Abstract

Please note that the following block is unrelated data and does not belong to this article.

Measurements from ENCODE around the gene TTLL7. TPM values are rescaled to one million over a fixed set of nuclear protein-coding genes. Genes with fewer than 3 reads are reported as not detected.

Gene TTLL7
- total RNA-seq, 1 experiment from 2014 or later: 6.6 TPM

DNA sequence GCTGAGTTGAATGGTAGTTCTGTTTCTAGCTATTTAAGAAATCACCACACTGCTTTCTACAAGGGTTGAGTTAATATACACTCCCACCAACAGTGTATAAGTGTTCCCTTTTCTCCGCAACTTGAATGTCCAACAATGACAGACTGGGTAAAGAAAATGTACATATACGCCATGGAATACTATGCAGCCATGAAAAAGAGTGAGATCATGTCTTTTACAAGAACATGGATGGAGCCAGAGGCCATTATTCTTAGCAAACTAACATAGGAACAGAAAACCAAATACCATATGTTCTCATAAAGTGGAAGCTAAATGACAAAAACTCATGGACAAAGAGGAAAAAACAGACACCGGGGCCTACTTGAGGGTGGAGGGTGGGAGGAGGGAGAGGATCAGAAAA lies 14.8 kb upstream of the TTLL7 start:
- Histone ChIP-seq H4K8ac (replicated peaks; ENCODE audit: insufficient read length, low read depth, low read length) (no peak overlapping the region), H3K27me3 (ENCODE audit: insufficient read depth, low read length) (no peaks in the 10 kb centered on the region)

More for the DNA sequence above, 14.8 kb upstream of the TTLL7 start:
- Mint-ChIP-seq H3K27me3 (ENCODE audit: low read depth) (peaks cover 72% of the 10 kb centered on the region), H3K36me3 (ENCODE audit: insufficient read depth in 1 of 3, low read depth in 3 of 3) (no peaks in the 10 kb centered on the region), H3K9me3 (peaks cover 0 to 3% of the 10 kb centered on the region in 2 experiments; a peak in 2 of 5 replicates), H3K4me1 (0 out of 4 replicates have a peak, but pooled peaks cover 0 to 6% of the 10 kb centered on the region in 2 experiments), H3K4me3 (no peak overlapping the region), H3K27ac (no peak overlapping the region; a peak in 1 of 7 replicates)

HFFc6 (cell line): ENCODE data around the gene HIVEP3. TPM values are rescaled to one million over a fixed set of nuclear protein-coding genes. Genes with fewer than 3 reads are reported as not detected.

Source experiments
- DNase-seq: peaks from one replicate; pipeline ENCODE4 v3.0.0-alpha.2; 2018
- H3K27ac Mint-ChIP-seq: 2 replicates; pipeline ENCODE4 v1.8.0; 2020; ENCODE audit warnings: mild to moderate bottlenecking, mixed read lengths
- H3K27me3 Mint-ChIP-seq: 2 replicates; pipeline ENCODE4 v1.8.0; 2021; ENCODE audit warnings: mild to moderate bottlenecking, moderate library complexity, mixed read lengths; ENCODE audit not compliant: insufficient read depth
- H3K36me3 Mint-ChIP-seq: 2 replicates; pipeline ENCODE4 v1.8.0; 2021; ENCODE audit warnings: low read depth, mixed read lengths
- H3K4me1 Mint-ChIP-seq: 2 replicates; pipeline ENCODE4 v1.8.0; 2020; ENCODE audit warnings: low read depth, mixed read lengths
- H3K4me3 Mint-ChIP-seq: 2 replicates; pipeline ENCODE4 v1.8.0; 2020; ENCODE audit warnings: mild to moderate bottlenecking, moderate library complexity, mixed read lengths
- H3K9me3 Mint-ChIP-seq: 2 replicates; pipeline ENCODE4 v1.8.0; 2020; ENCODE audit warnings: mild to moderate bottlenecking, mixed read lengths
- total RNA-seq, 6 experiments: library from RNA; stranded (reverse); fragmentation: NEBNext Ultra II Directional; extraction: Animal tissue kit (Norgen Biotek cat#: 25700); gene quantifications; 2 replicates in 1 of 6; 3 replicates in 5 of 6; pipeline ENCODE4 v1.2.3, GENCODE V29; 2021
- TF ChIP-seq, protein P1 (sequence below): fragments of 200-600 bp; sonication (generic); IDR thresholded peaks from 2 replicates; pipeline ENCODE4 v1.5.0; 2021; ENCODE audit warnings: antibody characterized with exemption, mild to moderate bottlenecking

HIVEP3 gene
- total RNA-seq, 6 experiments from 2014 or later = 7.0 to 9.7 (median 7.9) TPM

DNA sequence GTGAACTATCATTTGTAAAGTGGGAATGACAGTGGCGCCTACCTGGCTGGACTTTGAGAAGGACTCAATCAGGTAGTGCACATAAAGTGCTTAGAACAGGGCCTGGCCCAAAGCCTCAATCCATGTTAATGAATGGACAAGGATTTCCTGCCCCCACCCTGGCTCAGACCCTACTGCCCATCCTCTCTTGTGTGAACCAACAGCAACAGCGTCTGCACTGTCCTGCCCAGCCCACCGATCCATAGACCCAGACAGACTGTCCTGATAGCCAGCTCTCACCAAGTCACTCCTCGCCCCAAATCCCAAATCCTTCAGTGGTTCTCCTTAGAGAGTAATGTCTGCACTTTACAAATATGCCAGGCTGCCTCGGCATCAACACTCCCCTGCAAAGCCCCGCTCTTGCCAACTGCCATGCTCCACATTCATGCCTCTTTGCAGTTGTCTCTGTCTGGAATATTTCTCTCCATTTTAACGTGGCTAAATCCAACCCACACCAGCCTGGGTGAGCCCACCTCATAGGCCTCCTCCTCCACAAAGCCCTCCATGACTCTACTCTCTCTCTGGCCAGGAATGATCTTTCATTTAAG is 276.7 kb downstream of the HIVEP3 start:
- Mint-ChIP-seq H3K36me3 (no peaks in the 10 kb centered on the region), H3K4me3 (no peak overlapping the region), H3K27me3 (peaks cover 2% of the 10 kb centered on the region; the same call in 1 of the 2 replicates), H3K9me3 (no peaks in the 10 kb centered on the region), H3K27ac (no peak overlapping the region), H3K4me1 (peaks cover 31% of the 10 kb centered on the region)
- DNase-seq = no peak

Compositional gaps are common in volcanic series worldwide. The pervasive generation of compositional gaps influences the mechanical and thermal properties of the crust, and holds clues on how our planet differentiates. We have explored potential mechanisms to generate these gaps using numerical simulations coupling crystallization kinetics and multiphase fluid dynamics of magma reservoirs. We show that gaps are inherent to crystal fractionation for all compositions, as crystal-liquid separation takes place most efficiently within a crystallinity window of ∼50–70 vol% crystals. The probability of melt extraction from a crystal residue in a cooling magma chamber is highest in this crystallinity window due to (1) enhanced melt segregation in the absence of chamber-wide convection, (2) buffering by latent heat of crystallization, and (3) diminished chamber-wall thermal gradients. This mechanical control of igneous distillation is likely to have played a dominant role in the formation of the compositionally layered Earth's crust by allowing multiple and overlapping intrusive episodes of relatively discrete or quantized composition that become more silicic upward.

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